A lovely little read courtesy of The Independent
There’s nothing better than feeling like you’re at home, when you’re eating out. The key elements are the same – comfy seating, relaxing décor, friendly people – with the added bonus that someone cooks for you, meaning you can sit back and enjoy eating, drinking and leafing through the weekend papers.
It’s a vibe The Corner House, with the help of manager Thea, has spent a lot of time cultivating – making you feel at home, in their home...Read the full article here
Day 318 Of My Captivity.
The restaurant world keeps its own time. I've been the GM for nearly eleven months now but it feels like I turned around and a few seasons passed. I worked for Mr Morrisons when I was student up north doing night shifts at his slaughterhouse near Wakefield. I was a dinner lady serving breakfast at 11pm to men who'd previously worked on oil rigs. Lunch was around 3am. The other dinner ladies were usually married to the men, or would be, and the sons often came to work there too. We were all locked in together and the shifts would pass in a dreamlike state, as though non of it were real and we only existed at night. I once bumped in to one of the other women in the town centre mid morning and we exchanged shy hellos, feeling exposed outside of our parallel time zone.
Comparatively this job is a breeze. I mean, at no point during a busy night has anyone dragged me in to a staff room, handed me half a pint of cheap wine and a Lambert and Butler and said 'Get that down ye luv, it'll carry you through till finish.' Not that I'd complain. When I started at the slaughterhouse I asked one of the less terrifying women how many sausages, bacon etc I should put for each serving and she said: 'Put it this way, if they can see t'plate there'll be hell to pay.' Oh, okay. So, yeah, comparatively, this job is a breeze. Not easy though. I'm still learning. Every time I think I'm beginning to get my head around it all there's something new to learn, another element of the job that I've been shielded from until deemed ready.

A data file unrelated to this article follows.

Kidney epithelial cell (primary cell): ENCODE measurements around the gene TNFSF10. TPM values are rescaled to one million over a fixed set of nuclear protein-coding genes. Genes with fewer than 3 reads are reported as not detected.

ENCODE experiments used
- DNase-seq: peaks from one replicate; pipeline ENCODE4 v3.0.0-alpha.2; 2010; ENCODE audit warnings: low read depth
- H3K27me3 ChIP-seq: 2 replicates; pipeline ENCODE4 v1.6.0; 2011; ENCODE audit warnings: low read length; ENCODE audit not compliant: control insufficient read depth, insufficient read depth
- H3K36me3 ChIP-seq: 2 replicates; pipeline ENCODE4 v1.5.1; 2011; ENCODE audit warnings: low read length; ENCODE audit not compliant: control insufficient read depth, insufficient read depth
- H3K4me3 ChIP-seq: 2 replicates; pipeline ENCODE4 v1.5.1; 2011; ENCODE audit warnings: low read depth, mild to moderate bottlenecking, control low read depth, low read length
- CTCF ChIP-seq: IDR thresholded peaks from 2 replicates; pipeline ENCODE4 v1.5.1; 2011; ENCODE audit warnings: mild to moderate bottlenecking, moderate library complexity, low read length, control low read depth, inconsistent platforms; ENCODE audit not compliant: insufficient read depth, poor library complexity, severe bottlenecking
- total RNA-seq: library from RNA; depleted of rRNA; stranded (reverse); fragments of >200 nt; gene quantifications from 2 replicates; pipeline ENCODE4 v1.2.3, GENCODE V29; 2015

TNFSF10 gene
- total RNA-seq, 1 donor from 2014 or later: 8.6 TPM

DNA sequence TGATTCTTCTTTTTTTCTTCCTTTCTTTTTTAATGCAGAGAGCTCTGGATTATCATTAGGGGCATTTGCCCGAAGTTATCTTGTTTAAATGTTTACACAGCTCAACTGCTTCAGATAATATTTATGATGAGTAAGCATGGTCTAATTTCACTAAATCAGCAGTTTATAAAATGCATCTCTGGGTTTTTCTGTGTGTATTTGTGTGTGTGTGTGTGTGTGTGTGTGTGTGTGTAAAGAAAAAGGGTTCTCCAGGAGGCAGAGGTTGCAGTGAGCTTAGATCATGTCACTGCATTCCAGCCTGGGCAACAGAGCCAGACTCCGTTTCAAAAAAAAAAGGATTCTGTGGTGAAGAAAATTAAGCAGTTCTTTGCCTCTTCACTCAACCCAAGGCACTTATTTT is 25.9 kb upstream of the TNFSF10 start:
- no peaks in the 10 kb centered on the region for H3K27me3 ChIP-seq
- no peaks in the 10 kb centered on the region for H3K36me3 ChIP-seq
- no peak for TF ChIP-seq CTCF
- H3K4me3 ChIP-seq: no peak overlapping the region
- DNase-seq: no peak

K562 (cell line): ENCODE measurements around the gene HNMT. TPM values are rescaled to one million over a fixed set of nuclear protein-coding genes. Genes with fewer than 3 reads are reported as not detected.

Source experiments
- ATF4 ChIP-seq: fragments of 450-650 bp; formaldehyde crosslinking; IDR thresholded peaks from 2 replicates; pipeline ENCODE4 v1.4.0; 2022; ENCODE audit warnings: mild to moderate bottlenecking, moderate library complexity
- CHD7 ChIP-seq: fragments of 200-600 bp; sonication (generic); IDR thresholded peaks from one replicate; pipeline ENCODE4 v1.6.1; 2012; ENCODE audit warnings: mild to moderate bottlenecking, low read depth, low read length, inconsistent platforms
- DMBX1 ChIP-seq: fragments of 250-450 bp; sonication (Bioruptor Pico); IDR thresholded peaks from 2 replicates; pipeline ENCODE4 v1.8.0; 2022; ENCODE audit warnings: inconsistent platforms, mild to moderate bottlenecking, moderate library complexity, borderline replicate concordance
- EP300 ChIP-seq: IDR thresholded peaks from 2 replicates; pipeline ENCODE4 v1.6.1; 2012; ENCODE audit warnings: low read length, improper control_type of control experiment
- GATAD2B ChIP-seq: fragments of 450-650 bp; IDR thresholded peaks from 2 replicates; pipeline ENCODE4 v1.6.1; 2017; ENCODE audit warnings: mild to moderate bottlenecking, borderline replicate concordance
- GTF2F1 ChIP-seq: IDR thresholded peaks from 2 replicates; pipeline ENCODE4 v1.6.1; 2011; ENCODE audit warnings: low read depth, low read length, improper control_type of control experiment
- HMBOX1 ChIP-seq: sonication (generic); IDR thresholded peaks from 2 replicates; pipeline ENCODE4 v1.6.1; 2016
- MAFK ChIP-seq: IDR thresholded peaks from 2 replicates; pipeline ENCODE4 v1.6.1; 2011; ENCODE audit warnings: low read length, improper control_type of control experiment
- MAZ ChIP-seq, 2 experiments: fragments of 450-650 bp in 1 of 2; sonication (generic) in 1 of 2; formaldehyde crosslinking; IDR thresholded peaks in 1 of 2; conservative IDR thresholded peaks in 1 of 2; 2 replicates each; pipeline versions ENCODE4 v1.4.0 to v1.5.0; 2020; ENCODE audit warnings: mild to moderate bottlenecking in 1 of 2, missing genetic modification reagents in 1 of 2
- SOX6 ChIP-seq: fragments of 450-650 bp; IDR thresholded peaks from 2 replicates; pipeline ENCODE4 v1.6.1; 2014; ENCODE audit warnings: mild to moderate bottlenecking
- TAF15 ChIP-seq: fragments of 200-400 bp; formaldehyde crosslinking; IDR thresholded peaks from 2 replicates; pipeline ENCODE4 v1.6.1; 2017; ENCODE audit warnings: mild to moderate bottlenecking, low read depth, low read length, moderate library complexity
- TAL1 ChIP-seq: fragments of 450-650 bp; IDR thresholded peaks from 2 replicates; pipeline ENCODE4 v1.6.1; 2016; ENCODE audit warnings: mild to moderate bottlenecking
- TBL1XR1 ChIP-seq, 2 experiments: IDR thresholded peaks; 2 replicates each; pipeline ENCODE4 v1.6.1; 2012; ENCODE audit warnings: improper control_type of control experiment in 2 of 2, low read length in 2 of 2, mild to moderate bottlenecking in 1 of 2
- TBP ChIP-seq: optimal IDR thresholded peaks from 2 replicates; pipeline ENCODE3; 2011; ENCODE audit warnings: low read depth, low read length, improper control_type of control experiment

I need Lara, the previous Manager, less, but lord knows I still need her. She's my 'Restaurant Management for Idiots' guide. We're about to head in to our first Christmas together and she is bright eyed and bushy tailed whilst I stare at the already heavily booked calendar with a sense of mounting bewilderment. Of the staff who were here when I arrived only Lara and Simon remain. Everyone else I either employed or brought with me from previous jobs. So my safety nets have been slowly disappearing and more often now I find myself turning back to ask an adult what I should do and finding only myself there. My wonderful, utterly capable and profoundly chaotic Ali has moved to our new pub, The King Alfred, and is now quite rightly an assistant manager. I can't tell you how much I enjoyed taking that darling for granted. Apart from her multi tasking genius on the floor, she did a lot of background stuff that I consequently never had to think about. Until now. And Karon. Off she went and gave birth to a Henry. She'll be back though. Mark my words. Every time I get the place ready for an evening shift I think of Karon moving a table one inch to the right, adjusting a candle, all the little things that seem so inconsequential but strangely make such a difference. And then all the bright young things who come back for a month or two before heading off on their next adventure. So, obviously, I have some new staff.
There's Hannah, who in real life is one third of The Spitfire Sisters musical arrangement. She works for us around her gigs and much to all of our delights she'll be performing here during our Prohibition night for Winchester Cocktail week in February. All of the venues taking part will create two cocktails that wristband wearers can purchase for £4 each. I decided to serve ours in tea pots and keep to a prohibition style drink. Our cocktails will be The Mermaid's Tub and Moonshine Honey. It's all very exciting. We're using The Isle Of Wight Distillery and Fabian Chase (real name) is a mixologist who's helping me with my concoctions. Hannah is also a trained barista and makes the best coffees .
There's Dominic, Craig and Joshua who do a couple of shifts a week. Dom and Craig are students and very charming. Dominic in particular has been a hit with women of a certain age. I've had at least four come up to me after a meal and tell me he's 'just excellent'. Joshua does Viking re-enactments at the weekend and has promised I can come along one day. He turned up to work a few weeks ago with his hair carefully covering a fairly impressive battle wound.
'I like your hair like that.'
'I look like Justin Bieber.'
'No, no, no...yes.'